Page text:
Photo of Angel Fuentes courtesy of Angel Fuentes Facebook.

By Emily Hamilton | AC JosepH Media

CAMDEN — It has historic and impactful, but it as also personal for Camden City Council President Angel Fuentes when he organized and pushed for an anti-bullying legislation in the city.

The Camden Council’s Anti-Bullying Ordinance is intended to protect children under the age of 18 specifically and is tailored to address the concerns of parents within the area.

The anti-bullying ordinance establishes a board of four students and five adults as voting members while also having non-voting members consisting of a council member, a member from the mayor’s office, and a member of the county Police Department.

Highlighting the great culture and leadership in South Jersey’s Hispanic community.

Throughout Fuentes’s career, he has pursued and pushed legislation to better the lives of others whether through his own experience impacting that push or the stories of others. When it came to the Anti-Bullying Ordinance, Fuentes really took in the stories of parents in the community, specifically one young girl who was being targeted outside of school.

“And long story short, what I gathered was that the bullying started during Christmas in her neighborhood,” Fuentes told Front Runner New Jersey back in September when the legislation was passed. “She lived in the Cramer Hill neighborhood, and because of the fear, her mom decided to get her to another neighborhood in Fairview, a far distance from those young people that were bullying her.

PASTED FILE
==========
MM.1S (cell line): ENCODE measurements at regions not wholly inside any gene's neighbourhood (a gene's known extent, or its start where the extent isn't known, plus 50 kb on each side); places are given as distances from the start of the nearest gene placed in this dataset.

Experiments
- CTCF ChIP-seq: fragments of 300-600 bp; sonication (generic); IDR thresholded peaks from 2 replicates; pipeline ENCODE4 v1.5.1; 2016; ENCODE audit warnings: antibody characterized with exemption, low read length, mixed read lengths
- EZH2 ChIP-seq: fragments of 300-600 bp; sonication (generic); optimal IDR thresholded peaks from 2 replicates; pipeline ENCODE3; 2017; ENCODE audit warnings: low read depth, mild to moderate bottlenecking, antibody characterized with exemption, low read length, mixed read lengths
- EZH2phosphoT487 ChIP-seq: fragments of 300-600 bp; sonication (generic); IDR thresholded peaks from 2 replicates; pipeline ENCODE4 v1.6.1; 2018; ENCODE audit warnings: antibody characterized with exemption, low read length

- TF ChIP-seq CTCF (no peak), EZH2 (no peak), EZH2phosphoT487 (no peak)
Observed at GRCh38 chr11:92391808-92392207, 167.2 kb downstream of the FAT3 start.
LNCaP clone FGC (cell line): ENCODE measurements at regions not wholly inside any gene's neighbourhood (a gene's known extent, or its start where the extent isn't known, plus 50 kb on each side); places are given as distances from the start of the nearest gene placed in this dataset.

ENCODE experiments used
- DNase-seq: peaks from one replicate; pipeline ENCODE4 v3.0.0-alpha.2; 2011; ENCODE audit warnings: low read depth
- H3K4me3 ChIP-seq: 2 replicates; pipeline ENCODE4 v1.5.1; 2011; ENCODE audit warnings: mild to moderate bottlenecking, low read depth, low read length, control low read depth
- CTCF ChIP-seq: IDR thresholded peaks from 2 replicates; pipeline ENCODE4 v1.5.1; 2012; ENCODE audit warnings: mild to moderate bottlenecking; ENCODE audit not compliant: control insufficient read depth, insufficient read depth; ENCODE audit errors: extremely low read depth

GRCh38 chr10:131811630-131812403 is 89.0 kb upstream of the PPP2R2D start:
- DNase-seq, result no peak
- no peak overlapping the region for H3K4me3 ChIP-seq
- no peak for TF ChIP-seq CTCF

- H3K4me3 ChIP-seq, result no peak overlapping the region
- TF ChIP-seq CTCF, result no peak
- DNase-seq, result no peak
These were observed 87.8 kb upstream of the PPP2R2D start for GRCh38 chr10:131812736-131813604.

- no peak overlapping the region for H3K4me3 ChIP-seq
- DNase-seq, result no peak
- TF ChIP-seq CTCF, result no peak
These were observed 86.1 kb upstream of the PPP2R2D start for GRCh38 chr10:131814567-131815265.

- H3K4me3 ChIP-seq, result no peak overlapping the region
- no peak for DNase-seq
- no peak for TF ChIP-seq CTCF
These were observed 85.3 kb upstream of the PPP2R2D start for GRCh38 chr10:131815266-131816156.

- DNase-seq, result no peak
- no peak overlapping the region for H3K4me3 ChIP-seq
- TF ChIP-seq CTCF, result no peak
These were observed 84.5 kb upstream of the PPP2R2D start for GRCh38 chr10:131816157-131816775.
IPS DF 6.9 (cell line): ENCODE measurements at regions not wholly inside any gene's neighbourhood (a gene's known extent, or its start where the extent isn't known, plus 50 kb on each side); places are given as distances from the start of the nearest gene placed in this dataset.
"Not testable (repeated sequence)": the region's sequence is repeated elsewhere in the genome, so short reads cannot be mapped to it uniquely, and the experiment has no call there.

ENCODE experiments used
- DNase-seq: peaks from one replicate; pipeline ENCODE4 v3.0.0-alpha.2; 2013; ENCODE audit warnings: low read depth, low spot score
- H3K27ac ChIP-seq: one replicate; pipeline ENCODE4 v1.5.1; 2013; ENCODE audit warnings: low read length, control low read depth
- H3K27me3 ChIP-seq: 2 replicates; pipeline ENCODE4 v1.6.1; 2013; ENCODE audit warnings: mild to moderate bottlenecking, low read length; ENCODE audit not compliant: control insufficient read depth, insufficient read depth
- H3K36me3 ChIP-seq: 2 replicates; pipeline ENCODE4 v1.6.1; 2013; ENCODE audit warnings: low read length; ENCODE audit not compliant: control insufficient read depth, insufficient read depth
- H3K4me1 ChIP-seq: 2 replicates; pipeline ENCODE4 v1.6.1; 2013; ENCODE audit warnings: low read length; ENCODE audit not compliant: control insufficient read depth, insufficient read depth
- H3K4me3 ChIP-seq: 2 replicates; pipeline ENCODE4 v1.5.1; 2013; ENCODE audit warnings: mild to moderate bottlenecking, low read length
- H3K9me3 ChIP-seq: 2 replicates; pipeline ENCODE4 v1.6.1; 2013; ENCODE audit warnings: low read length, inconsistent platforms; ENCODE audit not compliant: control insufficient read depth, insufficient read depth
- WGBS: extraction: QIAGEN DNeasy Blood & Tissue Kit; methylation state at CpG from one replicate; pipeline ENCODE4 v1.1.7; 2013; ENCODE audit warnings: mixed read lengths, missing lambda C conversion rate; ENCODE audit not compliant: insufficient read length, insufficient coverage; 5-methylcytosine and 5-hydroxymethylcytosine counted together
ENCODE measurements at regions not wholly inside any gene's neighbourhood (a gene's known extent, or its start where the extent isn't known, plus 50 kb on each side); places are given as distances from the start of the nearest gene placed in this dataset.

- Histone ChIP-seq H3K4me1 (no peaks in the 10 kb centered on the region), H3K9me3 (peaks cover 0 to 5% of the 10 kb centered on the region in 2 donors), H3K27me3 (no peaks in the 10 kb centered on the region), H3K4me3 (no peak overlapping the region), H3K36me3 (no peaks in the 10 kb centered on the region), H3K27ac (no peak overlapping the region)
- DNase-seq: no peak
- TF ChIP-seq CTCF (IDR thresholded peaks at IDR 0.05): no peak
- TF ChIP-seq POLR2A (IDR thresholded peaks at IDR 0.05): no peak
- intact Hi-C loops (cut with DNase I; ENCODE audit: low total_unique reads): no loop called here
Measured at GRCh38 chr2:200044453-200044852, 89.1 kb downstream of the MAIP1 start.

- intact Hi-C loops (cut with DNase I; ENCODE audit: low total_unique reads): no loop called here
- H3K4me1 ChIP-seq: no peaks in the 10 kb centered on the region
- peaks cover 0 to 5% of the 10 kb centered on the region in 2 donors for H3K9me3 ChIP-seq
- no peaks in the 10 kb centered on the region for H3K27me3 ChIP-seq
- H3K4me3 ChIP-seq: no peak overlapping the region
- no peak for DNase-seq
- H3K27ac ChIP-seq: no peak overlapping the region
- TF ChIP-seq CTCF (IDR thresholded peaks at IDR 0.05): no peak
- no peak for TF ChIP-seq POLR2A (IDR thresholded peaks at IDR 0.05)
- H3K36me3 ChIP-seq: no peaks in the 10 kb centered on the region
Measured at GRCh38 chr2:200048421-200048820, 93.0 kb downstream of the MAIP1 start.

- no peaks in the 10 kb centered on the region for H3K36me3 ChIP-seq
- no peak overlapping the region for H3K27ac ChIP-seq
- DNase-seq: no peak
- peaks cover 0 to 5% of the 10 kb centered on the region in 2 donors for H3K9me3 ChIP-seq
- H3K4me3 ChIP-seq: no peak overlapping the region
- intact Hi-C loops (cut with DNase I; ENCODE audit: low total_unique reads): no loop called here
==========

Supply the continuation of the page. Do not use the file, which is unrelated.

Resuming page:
“So, she stayed for a couple months at her aunt’s house in Fairview, a section of Camden.”

This led Fuentes to realize that although Gov. Phil Murphy had signed Anti-Bullying legislation across the state, the parameters of that legislation only applied to schools.

“When kids are not in school — if they’re, let’s say, going to the grocery store, walking from their home to a friend’s home or in the park, and there are people that would bully these individuals.

Then I started talking to the metro police, [and] talked to a detective that deals with juveniles, he said upfront, ‘Angel, during summertime, we get so many complaints regarding bullying assaults.’ And I’m like, ‘No kidding,’” said Fuentes.

For eight years, Fuentes would work closely with his attorney and Dr. Claudio Cerullo who would work directly with schools to provide anti-bullying training and get students acclimated to their school environment.

However, the conversations always turned to what could be done outside of schools which led to the drafting of anti-bullying legislation targeted toward the verbal, physical, written, and online bullying that takes place outside of school hours.

“I want this to be a model for other municipalities throughout the city of New Jersey, knowing that we are the first to pass this legislation in the city of Camden,” said Fuentes.

Fuentes worked closely with his fellow council members as well to address concerns with the original drafting of the anti-bullying ordinance like parents and their children having to go to court, finances, and the overall parameters of the legislation. Through these conversations, the right language and guidelines were created to bring this legislation to the families of Camden.

“Because I made it crystal clear that if they do end up in court, that’s like the last resort. Because what we want to do is really educate and empower young people to take a stand,” said Fuentes.